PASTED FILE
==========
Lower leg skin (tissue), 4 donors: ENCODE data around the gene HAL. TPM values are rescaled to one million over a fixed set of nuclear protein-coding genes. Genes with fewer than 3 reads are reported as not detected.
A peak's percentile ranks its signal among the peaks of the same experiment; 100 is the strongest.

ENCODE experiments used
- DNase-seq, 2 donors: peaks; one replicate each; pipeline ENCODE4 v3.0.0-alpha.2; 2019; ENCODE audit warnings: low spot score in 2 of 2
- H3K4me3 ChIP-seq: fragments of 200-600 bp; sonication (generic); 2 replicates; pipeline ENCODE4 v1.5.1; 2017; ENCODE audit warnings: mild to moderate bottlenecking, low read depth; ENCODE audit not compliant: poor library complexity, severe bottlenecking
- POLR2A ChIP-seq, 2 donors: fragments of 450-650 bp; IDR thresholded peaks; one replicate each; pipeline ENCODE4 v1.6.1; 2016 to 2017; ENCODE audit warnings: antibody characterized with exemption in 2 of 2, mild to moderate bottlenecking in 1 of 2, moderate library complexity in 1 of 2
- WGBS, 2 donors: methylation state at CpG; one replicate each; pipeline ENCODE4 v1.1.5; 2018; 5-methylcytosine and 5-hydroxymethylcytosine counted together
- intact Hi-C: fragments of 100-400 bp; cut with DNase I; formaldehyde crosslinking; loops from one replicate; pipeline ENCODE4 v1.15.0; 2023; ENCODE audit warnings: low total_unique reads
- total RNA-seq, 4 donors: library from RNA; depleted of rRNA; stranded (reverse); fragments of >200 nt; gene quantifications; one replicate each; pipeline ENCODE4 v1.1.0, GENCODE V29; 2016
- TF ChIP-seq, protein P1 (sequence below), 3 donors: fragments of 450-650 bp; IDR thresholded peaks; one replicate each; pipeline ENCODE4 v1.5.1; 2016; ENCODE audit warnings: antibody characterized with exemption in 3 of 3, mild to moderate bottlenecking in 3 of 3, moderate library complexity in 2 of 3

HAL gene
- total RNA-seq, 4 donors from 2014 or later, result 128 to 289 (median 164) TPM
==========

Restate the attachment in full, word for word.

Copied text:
Lower leg skin (tissue), 4 donors: ENCODE data around the gene HAL. TPM values are rescaled to one million over a fixed set of nuclear protein-coding genes. Genes with fewer than 3 reads are reported as not detected.
A peak's percentile ranks its signal among the peaks of the same experiment; 100 is the strongest.

ENCODE experiments used
- DNase-seq, 2 donors: peaks; one replicate each; pipeline ENCODE4 v3.0.0-alpha.2; 2019; ENCODE audit warnings: low spot score in 2 of 2
- H3K4me3 ChIP-seq: fragments of 200-600 bp; sonication (generic); 2 replicates; pipeline ENCODE4 v1.5.1; 2017; ENCODE audit warnings: mild to moderate bottlenecking, low read depth; ENCODE audit not compliant: poor library complexity, severe bottlenecking
- POLR2A ChIP-seq, 2 donors: fragments of 450-650 bp; IDR thresholded peaks; one replicate each; pipeline ENCODE4 v1.6.1; 2016 to 2017; ENCODE audit warnings: antibody characterized with exemption in 2 of 2, mild to moderate bottlenecking in 1 of 2, moderate library complexity in 1 of 2
- WGBS, 2 donors: methylation state at CpG; one replicate each; pipeline ENCODE4 v1.1.5; 2018; 5-methylcytosine and 5-hydroxymethylcytosine counted together
- intact Hi-C: fragments of 100-400 bp; cut with DNase I; formaldehyde crosslinking; loops from one replicate; pipeline ENCODE4 v1.15.0; 2023; ENCODE audit warnings: low total_unique reads
- total RNA-seq, 4 donors: library from RNA; depleted of rRNA; stranded (reverse); fragments of >200 nt; gene quantifications; one replicate each; pipeline ENCODE4 v1.1.0, GENCODE V29; 2016
- TF ChIP-seq, protein P1 (sequence below), 3 donors: fragments of 450-650 bp; IDR thresholded peaks; one replicate each; pipeline ENCODE4 v1.5.1; 2016; ENCODE audit warnings: antibody characterized with exemption in 3 of 3, mild to moderate bottlenecking in 3 of 3, moderate library complexity in 2 of 3

HAL gene
- total RNA-seq, 4 donors from 2014 or later, result 128 to 289 (median 164) TPM